Cats primarily pick up the virus through fighting via bite wounds or through mating behaviour. Cats Protection recommends that FIV-positive cats are kept indoors and only allowed outside in an impenetrable garden or safe run. They should not be allowed direct contact with FIV-negative cats.Should I give my FIV positive cat vitamins? ›
To care for a FIV infected cat, feed it a nutritious diet of dry kibble, which is less likely to cause build-up on its teeth and lead to infections. Additionally, try to boost your cat's vitamins by giving it vitamin E, Vitamin A, or zinc. Make sure to stick to a routine, like feeding it at the same time each day.What foods boost cats immune system? ›
Ideally, this means a raw or homecooked diet, with a grain-free canned diet being the next best choice. Highly processed foods, especially dry food, create a constant state of inflammation in the body that may well be at the root of all feline illness.How do you boost a cat's immune system? ›
Diet:Cats need to be on a diet that is rich in antioxidants, fatty acids and proteins and amino acids. Exercise:Create an environment for your cat that gives it ample opportunity to exercise and have physical activity.Do probiotics help cats with FIV? ›
How can I help my FIV+ cat stay healthy? A good quality diet and keeping the cat indoors are important. Probiotics have also proven to be effective for boosting the cat's immune system.
FIV typically does NOT spread through cats grooming each other, sharing food and water bowls, or sharing a litter box. A cat who tests positive for FIV can live with a cat who tests negative as long as they get along and aren't aggressive toward one another to the extent of serious (not play) biting.Do cats with FIV need medication? ›
Medications: Anti-viral drugs (e.g., AZT) can help some cats with FIV, but treatment is usually limited to supportive care and dealing with secondary health concerns as they arise. Diet: Good nutrition is essential to maintaining optimal immune function in FIV positive cats.Which is worse feline leukemia or FIV? ›
Feline Leukemia (FeLV) is much more devastating than FIV. This is because FeLV typically results in cancer (e.g., lymphoma), leukemia (e.g., cancer of the bone marrow or circulating white and red blood cells), and severe bone marrow suppression (e.g. anemia) in young cats.Can FIV live on clothes? ›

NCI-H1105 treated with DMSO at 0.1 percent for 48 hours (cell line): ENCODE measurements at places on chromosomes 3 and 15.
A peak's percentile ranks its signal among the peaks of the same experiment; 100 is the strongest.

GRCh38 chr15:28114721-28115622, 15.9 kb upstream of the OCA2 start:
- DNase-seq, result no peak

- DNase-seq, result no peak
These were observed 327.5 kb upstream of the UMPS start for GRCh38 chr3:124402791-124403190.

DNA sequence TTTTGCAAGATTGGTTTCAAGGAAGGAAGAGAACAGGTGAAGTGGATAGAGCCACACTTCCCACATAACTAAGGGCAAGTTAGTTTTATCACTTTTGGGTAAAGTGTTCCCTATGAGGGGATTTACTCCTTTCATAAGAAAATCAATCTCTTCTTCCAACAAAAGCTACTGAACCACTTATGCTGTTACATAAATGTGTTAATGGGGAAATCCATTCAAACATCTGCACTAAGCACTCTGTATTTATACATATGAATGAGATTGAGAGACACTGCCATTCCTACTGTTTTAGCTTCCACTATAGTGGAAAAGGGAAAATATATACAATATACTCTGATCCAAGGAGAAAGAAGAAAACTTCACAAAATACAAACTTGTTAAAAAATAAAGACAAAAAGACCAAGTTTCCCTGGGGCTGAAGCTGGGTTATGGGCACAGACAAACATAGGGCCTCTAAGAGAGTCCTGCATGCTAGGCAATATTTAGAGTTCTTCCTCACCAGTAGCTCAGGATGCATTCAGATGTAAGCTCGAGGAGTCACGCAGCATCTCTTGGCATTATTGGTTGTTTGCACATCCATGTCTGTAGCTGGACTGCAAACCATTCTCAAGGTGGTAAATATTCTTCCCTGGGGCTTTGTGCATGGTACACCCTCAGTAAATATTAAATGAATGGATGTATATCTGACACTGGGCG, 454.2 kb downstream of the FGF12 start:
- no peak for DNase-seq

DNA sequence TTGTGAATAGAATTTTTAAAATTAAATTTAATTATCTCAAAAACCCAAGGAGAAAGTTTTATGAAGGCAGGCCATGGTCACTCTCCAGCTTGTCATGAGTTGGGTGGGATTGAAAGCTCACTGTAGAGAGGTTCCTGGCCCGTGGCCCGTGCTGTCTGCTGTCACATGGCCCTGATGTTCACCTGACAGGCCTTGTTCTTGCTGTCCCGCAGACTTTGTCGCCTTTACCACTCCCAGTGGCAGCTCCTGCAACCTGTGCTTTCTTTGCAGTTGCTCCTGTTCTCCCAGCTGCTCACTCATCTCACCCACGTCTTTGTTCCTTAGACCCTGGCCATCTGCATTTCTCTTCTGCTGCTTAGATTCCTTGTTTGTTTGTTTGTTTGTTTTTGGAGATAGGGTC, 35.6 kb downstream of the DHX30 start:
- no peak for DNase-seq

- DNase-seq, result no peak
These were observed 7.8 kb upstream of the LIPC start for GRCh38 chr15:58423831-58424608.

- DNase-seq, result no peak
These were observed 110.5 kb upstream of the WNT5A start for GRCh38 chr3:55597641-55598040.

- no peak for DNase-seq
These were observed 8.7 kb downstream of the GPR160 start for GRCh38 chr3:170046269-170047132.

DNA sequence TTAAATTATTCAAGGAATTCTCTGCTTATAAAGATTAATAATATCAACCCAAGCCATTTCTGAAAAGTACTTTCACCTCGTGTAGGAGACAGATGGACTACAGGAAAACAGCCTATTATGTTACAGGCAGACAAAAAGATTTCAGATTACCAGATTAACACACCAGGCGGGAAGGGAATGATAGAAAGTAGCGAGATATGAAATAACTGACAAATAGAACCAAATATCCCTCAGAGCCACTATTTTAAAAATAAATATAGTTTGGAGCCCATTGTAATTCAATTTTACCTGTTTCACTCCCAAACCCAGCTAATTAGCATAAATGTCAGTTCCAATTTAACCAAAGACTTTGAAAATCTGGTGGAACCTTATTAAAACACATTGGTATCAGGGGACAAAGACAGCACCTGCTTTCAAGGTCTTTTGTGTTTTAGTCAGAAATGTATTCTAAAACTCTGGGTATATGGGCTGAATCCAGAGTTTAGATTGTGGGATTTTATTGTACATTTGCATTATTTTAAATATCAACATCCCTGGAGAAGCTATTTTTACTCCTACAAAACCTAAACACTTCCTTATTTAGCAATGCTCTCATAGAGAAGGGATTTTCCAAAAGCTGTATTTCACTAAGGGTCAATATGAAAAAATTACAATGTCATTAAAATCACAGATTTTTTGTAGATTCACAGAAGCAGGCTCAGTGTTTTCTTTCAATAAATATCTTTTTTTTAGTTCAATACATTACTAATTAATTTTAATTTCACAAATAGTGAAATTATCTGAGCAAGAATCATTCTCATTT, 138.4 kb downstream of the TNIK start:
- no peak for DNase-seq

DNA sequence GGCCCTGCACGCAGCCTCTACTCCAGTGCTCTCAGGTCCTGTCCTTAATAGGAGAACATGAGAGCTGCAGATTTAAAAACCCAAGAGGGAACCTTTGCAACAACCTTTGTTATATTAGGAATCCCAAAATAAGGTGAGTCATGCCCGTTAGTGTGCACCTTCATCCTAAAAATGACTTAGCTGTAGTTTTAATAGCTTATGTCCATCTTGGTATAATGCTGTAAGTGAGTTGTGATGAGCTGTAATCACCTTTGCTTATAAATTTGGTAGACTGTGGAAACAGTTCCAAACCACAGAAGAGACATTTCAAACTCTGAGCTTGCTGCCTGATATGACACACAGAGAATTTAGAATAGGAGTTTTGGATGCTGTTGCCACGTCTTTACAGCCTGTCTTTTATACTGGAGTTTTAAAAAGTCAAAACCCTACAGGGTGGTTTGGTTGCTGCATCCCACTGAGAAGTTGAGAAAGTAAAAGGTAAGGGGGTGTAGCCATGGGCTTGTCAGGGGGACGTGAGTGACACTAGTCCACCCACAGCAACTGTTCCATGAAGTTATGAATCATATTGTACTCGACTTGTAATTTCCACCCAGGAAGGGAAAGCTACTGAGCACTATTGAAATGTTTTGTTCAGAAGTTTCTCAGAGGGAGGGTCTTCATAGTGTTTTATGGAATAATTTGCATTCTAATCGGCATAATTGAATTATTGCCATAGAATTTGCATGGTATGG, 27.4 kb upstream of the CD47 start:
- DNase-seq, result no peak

FIV is transmitted via saliva between cats that fight and bite their competition. Mothers can pass it onto their kittens. It cannot be transmitted when holding, petting, or cuddling a FIV-positive cat, and the virus cannot live on surfaces or clothing.Can FIV cause neurological problems? ›
These results indicate that FIV causes an acute neurological disease that closely resembles the early neurological effects of HIV infection in humans and should serve well as an animal model for lentivirus-induced CNS disease.Which is worse FeLV or FIV? ›
Feline Leukemia (FeLV) is much more devastating than FIV. This is because FeLV typically results in cancer (e.g., lymphoma), leukemia (e.g., cancer of the bone marrow or circulating white and red blood cells), and severe bone marrow suppression (e.g. anemia) in young cats.Does FHV shorten a cat's life? ›
Feline Herpesvirus can be fatal for kittens
Yes. However, in most cases, cats can live long lives after contracting feline herpesvirus. Kittens and older cats are at an increased risk of death after contracting herpes virus. Unfortunately, kittens born to a cat with herpesvirus will likely become infected.
FIV simply means a cat's immune system MAY be compromised somewhere down the road. FIV is a lentivirus, which is very slow acting and usually won't affect a cat for 7 to 10 years. Most FIV cats live long, healthy, normal lives with no symptoms at all. FIV cats need the exact same good care you give to ANY cat.